Patagonia, between ~40°S to 56°S, is the most southerly part of the South American continent. The landscape of this region is one of contrasts. Dense temperate rainforests cover the western coast, whereas the eastern plains are flat, vast, and arid. Perhaps most striking, however, are the high, Patagonian Andes, which rise steeply (up to around 4000 m asl) above deeply carved glacial fjords and valleys, and are home to the Patagonian Icefields.
Climate of Patagonia
Patagonia is one of the windiest and wettest places on Earth. The region has a temperate maritime climate, with a strong west-east precipitation gradient as a result of the year-round passage of westerly winds over the Patagonian Andes(1,2). On the west coast, annual precipitation reaches up to 7,500 mm year, whereas less than 1,500 mm a year falls east of the icefields(3,4). The snowfall brought by the westerly winds are the main source of accumulation for the glaciers of this region.
The Patagonian Icefields
While the Patagonian Andes are home to hundreds of small caps and valley glaciers(5,6,7,8), most ice is locked up in three large icefields, called the North, South, and Cordillera Darwin Icefields (see map below). Together, these icefields contain around 5,500 gigatons of ice, enough to raise global sea level by around 15 mm if completely melted(9).
The three major Patagonian Icefields, which occur south of ~46°S, are the largest expanse of ice in the Southern Hemisphere outside Antarctica(10). While large, today’s icefields are the remnants of a much larger Patagonian Ice Sheet, which formed during the global LGM around 21,000 years ago.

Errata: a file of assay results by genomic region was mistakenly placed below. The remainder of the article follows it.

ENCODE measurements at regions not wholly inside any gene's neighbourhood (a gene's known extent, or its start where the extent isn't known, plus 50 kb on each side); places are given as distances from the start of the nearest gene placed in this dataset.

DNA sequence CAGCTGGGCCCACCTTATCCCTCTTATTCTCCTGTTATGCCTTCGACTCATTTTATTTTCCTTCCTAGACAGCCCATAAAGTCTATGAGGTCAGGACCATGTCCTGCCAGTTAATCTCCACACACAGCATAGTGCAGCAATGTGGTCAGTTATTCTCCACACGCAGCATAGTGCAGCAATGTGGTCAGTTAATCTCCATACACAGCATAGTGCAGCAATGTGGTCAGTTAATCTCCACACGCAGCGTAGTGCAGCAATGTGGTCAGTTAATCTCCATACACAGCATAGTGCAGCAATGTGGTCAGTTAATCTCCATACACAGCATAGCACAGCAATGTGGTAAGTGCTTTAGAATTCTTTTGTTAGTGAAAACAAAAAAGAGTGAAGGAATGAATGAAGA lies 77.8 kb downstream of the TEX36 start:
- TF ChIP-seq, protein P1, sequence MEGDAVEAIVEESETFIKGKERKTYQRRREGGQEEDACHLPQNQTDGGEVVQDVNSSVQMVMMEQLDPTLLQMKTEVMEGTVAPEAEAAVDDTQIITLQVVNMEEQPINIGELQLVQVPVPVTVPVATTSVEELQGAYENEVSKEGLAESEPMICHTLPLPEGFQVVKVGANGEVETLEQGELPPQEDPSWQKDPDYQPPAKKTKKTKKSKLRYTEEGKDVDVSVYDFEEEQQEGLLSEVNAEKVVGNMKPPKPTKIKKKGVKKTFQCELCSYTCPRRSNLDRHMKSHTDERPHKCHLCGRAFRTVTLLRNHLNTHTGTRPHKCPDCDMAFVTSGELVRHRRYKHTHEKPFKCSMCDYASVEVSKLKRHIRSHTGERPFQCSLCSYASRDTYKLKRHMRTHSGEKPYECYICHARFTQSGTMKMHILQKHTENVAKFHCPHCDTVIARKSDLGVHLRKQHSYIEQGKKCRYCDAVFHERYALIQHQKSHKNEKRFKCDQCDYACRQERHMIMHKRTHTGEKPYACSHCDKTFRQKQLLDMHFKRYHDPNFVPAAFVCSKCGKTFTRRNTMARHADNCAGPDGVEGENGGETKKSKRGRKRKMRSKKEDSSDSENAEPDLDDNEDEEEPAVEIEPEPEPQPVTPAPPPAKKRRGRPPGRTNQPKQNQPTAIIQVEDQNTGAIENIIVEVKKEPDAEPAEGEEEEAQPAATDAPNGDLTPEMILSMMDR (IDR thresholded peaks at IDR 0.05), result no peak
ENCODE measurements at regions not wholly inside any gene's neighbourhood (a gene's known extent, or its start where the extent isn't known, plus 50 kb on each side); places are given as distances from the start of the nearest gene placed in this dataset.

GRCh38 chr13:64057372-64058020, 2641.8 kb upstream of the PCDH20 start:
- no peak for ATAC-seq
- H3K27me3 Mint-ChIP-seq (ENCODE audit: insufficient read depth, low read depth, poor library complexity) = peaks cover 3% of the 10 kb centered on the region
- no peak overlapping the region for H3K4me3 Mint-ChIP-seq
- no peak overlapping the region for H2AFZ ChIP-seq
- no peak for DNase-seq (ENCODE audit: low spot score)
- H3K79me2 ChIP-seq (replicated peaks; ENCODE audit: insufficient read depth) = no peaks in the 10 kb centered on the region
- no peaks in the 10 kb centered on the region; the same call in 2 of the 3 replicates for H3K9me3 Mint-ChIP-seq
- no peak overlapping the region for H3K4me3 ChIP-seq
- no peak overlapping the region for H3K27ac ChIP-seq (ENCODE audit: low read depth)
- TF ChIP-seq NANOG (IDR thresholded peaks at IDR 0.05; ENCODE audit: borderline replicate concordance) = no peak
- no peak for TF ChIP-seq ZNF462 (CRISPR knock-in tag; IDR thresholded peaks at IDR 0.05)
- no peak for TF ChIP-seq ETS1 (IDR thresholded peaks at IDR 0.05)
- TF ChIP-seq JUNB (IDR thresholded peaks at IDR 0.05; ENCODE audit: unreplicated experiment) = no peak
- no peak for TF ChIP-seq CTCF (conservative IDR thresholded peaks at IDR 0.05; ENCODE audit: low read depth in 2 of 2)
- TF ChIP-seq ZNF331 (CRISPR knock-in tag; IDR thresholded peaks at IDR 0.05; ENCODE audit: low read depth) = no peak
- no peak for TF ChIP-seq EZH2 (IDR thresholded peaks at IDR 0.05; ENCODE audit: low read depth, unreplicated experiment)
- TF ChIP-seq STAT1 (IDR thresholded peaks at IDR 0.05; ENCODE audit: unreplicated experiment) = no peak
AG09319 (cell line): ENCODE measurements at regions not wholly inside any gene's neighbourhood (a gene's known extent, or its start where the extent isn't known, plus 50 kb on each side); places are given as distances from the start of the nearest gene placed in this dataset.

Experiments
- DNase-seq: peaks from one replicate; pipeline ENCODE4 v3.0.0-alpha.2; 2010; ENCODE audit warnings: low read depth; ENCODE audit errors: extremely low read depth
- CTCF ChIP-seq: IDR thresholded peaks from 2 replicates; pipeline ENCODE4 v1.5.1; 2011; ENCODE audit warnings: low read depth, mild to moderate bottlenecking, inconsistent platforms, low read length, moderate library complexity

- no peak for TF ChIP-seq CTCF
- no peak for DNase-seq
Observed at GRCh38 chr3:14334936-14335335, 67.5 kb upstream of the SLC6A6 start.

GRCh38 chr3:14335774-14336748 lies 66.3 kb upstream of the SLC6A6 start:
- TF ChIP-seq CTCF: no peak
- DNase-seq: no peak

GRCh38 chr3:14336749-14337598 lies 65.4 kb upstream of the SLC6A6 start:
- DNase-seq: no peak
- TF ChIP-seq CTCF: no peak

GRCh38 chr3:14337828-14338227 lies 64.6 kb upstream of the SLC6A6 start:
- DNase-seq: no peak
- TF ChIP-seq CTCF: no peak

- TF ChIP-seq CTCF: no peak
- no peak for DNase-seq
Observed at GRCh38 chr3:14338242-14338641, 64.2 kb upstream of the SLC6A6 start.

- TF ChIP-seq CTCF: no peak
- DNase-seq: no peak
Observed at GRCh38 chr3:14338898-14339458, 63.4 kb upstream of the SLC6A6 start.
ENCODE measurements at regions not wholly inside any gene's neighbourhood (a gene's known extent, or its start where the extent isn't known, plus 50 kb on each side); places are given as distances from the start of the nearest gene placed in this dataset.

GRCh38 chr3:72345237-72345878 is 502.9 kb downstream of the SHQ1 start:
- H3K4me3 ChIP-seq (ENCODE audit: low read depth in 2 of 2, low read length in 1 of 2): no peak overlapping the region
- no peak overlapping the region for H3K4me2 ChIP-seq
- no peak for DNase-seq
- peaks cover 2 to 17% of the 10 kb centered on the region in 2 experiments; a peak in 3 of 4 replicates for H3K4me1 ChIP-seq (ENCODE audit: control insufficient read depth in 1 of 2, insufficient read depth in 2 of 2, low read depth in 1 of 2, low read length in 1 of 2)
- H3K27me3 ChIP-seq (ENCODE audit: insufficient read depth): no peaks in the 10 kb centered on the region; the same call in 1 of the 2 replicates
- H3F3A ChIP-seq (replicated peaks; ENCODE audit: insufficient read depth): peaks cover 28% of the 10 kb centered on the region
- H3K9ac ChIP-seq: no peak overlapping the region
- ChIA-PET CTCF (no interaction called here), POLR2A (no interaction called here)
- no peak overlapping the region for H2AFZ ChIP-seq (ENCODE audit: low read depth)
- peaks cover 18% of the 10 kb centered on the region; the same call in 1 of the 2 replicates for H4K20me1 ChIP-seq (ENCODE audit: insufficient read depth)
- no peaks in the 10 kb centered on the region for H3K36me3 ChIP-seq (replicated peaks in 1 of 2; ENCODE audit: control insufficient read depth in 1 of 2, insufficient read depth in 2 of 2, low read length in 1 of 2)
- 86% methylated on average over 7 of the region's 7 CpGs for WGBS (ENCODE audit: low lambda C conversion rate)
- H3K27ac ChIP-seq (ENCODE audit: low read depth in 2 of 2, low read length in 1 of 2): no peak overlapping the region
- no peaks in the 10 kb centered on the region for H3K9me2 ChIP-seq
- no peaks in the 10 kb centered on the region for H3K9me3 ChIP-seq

Dynamic outlet glaciers
Outlet glaciers of the Patagonian Icefields are fed by heavy snowfall (up to 10,000 mm per year) in the accumulation area, and have high melt rates at lower elevations. As a result, they have high mass balance gradients and are very dynamic(10), especially on the western coast snowfall is highest(11).
North Patagonian Icefield
Size, elevation, and structure
The North Patagonian Icefield (NPI) stretches over 100 km from 46°30’S to 47°30’S (see map above). Its current size is estimated at ~3,700 km2(8,12).
The NPI is drained by 29 main outlet glaciers (>10 km2), with glacial tongues that terminate in different settings(7). 11 (38%) outlet glaciers terminate on land, 17 (59%) terminate in lakes (e.g. Glacier Exploradores), and only one (3%), Glacier San Rafael, terminates in the sea.
The average elevation of NPI glaciers is around 400 m lower on the western side of the icefield (1240 m asl) than on the east (1640 m asl), reflecting the higher rates of snowfall in the west(8).
Glacier Flow speeds
The fastest-flowing glacier of the NPI is Glacier San Rafael (NASA Fig). This glacier is flowing at 7.6 km per year (around 20 metres per day11). In total, three NPI glaciers flow faster than 1 km per year (San Rafael, San Quintín, and Colonia11).
South Patagonian Icefield
Size, elevation, and structure
The South Patagonian Icefield (SPI) is the largest of the South American icefields. It stretches over 350 km from 48°20’S to 51°30’S, and its current size is estimated at ~12,200 km2 (around three times larger than the NPI8).
The SPI is drained by 53 main outlet glaciers (>10 km2) that are generally larger than those of the NPI. The SPI has a similar amount of lake-terminating glaciers (59%), but more (17 or 32%) marine-terminating glaciers(7).
Glacier Flow speeds